Exactly. Which means that Pennsylvanian and Cretaceous FAUNA may have been biotopes living in different places.
That is just exactly one MORE example of confusing stratographic overlay of rocks with a local overlay of fossils. You just said yourself that Pelycosaurs and Dinos were in DIFFERENT places. Thank you.
Ianthasaurus is a pelycosaur:
"Upper Pennsylvanian (Missourian) Stanton Formation, near Garnett, Kansas"
"Upper part of Niobrara Formation (Late Cretaceous, Santonian) , Smoky Hill Chalk, Western Kansas, US."
I suspect Smoky Hill Chalk is NOT in Garnett or nearby.
You did NOT find a Pteranodon when digging five feet deep into a presumedly very eroded place, and then dig ten feet deeper after removing it, to find the Ianthasaurus just below it.
You found (or whoever else did) a Pteranodon five feet under the ground in a presumedly very eroded place with Cretaceous layers on or near top, and elsewhere you dug four feet into the ground in a presumedly even more eroded place with Pennsylvanian layers on or near top.
I don't believe the erosion story of it, I believe certain layers presumed to have been above Creteaceous in one place and Pennsylvanian in other place never existed at all there. And I also believe the Ianthasaurus lived in a Pennsylvanian biotope during the time when the Flood struck in what is now a place near Garnett, while the Pteranodon lived in a biotope or landed in a Cretaceous biotope during the time when the Flood struck in what is now a place with Smoky Hill Chalk in Western Kansas.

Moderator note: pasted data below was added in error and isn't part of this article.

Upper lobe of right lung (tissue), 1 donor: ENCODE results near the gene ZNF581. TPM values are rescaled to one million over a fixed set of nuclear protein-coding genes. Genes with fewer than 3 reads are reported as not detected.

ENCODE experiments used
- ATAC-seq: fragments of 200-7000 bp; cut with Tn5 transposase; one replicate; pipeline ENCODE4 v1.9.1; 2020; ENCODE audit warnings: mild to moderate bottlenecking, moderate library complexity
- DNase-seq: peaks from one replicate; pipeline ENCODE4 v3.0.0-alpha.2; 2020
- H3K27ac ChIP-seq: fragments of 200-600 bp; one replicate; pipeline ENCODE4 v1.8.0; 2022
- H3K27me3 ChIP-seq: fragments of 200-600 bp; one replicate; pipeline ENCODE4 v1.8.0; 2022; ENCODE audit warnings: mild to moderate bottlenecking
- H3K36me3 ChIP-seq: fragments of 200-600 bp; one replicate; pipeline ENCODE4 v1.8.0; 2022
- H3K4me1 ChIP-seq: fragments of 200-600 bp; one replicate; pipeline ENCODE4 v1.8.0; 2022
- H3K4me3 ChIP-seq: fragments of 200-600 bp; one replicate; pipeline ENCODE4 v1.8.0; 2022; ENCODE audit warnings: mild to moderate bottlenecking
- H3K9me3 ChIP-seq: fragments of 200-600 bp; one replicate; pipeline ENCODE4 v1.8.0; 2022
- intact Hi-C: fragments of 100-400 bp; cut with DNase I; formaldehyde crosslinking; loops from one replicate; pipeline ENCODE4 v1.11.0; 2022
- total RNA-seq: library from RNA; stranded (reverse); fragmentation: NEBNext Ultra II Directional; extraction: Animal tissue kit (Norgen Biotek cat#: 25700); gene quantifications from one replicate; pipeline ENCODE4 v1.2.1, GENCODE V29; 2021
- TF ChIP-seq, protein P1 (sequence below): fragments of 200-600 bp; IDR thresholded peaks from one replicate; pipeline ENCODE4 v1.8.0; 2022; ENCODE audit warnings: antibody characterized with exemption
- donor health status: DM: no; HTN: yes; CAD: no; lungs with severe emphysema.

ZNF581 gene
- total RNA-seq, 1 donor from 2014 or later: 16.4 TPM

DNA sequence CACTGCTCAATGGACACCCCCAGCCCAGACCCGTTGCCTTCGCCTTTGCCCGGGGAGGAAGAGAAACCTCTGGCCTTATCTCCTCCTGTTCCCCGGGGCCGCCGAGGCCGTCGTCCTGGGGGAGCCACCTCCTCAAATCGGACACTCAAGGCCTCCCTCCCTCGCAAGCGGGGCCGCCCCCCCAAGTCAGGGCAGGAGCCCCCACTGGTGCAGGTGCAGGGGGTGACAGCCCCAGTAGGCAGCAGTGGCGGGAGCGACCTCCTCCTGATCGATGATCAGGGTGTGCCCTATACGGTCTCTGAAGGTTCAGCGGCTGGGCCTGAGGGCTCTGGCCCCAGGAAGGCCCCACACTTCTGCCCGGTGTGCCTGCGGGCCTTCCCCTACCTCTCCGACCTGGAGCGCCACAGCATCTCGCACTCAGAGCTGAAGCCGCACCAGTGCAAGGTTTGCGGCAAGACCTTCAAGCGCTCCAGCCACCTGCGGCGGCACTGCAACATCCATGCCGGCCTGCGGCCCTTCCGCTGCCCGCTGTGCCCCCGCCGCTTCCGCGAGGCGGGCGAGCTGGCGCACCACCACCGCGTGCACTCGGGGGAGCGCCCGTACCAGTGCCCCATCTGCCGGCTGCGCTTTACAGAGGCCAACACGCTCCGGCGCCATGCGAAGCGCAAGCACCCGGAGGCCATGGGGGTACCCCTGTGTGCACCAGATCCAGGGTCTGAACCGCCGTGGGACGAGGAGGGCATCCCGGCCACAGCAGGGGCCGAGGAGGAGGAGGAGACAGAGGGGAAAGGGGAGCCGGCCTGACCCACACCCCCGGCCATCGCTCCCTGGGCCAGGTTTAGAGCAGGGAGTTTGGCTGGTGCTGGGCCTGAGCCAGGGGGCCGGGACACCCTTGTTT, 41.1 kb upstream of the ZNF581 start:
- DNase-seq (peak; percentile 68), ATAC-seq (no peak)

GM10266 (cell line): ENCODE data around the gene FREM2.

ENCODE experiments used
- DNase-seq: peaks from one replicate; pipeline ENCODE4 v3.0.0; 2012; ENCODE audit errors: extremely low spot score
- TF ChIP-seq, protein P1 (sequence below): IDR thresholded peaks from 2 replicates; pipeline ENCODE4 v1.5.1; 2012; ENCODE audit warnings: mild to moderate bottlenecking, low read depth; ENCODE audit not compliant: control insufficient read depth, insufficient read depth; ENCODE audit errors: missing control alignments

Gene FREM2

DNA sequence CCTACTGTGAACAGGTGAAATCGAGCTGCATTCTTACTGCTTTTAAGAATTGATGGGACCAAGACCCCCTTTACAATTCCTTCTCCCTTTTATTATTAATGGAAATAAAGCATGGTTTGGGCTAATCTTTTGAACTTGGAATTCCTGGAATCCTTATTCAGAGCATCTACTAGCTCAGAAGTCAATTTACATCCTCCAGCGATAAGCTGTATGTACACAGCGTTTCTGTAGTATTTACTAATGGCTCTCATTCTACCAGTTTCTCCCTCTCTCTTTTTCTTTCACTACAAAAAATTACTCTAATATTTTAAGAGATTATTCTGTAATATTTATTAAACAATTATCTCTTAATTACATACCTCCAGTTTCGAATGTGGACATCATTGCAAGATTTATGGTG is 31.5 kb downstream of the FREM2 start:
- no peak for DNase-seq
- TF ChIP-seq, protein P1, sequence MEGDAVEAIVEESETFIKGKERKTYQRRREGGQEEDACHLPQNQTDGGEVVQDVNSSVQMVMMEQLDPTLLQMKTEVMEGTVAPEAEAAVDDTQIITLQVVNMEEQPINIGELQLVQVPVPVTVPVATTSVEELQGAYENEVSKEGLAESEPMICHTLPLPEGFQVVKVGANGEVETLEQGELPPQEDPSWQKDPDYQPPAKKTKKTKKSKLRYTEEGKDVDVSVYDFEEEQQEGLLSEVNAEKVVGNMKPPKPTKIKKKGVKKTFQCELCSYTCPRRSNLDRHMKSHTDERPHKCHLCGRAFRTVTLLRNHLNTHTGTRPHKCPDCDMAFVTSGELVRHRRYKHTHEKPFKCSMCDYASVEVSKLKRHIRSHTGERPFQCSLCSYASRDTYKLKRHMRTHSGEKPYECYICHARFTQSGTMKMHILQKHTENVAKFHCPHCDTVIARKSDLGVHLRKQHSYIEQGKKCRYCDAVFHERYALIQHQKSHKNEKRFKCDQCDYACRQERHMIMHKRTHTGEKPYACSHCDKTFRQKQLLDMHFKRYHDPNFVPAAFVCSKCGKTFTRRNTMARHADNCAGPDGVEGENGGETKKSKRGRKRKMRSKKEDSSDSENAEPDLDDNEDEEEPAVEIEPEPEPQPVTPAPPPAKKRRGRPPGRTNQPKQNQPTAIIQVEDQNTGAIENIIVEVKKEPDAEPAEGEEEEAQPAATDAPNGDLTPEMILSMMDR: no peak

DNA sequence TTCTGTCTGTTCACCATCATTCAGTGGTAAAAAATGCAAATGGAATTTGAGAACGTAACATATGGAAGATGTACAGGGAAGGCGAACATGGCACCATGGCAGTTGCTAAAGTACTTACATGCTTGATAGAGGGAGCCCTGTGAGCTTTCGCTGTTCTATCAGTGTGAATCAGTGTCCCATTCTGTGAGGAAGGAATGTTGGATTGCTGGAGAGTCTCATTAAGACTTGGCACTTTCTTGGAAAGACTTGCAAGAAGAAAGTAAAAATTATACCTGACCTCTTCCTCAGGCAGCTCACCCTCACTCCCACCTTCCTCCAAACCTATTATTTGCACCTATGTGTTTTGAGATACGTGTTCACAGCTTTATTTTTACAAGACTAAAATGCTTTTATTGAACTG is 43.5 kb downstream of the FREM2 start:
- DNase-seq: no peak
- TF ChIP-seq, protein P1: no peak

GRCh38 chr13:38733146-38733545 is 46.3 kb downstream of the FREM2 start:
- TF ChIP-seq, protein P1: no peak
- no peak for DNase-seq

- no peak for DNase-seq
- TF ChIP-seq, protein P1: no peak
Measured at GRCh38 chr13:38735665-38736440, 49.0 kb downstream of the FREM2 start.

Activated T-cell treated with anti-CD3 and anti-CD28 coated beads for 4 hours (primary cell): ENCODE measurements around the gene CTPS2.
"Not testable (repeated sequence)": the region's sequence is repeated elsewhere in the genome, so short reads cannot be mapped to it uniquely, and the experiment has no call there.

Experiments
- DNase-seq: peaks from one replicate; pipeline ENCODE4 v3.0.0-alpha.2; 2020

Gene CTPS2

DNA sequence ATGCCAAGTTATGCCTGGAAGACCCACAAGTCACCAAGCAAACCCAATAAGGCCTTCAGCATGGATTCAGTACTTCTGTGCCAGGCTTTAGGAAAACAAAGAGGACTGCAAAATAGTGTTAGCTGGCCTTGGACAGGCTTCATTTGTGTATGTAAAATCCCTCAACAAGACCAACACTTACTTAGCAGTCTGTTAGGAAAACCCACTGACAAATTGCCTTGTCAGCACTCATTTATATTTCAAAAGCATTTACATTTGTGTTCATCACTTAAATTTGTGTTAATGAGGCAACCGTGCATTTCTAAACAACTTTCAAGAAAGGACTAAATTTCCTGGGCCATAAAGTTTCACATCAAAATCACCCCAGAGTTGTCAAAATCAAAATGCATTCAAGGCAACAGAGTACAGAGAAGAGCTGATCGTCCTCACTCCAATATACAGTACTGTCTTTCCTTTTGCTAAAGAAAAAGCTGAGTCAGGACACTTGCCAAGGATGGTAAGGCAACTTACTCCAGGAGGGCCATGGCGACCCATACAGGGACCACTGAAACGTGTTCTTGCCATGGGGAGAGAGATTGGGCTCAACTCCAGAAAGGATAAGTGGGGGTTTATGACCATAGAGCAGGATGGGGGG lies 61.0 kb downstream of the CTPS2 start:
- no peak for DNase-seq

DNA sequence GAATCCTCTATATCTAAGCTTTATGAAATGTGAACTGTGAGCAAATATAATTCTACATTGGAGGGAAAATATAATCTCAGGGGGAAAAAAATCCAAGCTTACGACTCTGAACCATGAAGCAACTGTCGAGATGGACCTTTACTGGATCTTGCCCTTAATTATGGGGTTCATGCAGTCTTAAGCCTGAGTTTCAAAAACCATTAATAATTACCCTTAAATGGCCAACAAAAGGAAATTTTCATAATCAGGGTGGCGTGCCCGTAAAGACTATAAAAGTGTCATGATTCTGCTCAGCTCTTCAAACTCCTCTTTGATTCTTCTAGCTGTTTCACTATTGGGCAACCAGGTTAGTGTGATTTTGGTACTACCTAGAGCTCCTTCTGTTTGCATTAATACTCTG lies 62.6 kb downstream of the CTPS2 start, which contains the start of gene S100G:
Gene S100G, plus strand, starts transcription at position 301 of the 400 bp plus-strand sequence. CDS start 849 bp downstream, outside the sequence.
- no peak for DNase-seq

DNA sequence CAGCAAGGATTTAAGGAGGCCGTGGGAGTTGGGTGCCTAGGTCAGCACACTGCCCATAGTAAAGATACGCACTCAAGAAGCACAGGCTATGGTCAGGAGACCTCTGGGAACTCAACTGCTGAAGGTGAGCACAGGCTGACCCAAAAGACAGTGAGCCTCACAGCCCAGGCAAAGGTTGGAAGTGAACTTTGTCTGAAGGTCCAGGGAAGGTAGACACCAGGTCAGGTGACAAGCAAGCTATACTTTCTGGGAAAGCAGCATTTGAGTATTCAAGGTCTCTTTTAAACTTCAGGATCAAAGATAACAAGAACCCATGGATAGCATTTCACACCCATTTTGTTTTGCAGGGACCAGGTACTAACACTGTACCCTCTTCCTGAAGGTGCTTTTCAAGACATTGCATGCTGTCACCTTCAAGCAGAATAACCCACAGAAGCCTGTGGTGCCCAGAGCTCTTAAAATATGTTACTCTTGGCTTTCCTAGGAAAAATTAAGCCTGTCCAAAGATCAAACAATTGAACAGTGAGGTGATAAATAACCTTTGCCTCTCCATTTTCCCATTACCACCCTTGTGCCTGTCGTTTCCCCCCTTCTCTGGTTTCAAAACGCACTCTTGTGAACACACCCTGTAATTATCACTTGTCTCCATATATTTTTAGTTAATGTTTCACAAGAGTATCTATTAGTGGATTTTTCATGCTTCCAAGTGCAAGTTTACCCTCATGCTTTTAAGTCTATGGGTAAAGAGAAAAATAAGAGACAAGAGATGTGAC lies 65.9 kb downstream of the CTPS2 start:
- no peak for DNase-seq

+Howard F I think I got censored here. [Censorship, if such, removed.]
I had however answered your main point. To two subsidiary ones, where you try to defend it:
"And there are, without exaggeration, hundreds of examples of other outcrops with Pelycosaurs below Dinos, and ungulates above dinos."
Document one case from:
OR from any other palaeological publication of your chosing.
I have investigated it for months.
So, the example is somehow NOT on palaeocritti. Remarcable, but not impossible. Where is it documented?
"There are hundreds of" is not a documentation.
"I worked in Kansas for a long time where Pelycosaurs are found in the east in the Pennsylvanian, and Dinos are in the west in the Cretaceous. Although there are many miles in between, the layers with the Pelycosaurs dip to the west and are a few thousand feet below the Cretaceous rocks with Dinos."
That can be arranged by my scenario. Both layers are from flood, they are not strictly coextensive and they covered different biotopes.
If one layer had covered two biotopes of different "age" types, you would simply have analysed it as not same layer but two different ones of same type.
How many layers labelled "shale" are there in North Dakota? Shale is one type, if all of it were from Flood it could be one or two layers. BUT is then reanalysed as many different ones because containing different faunas. Or because above or below such as contain faunas assigned to "specific periods".
+Howard F I seem to have been censored again [censorship removed], thankfully I saved the comment this time.
Your reference to blog and K/T boundary includes:
"Anyway, in this photo by geology professor John Isbell (University of Wisconsin-Milwaukee), the KT boundary is marked by the black coal unit that’s visible across the middle of the outcrop"
Picture, black coal line visible.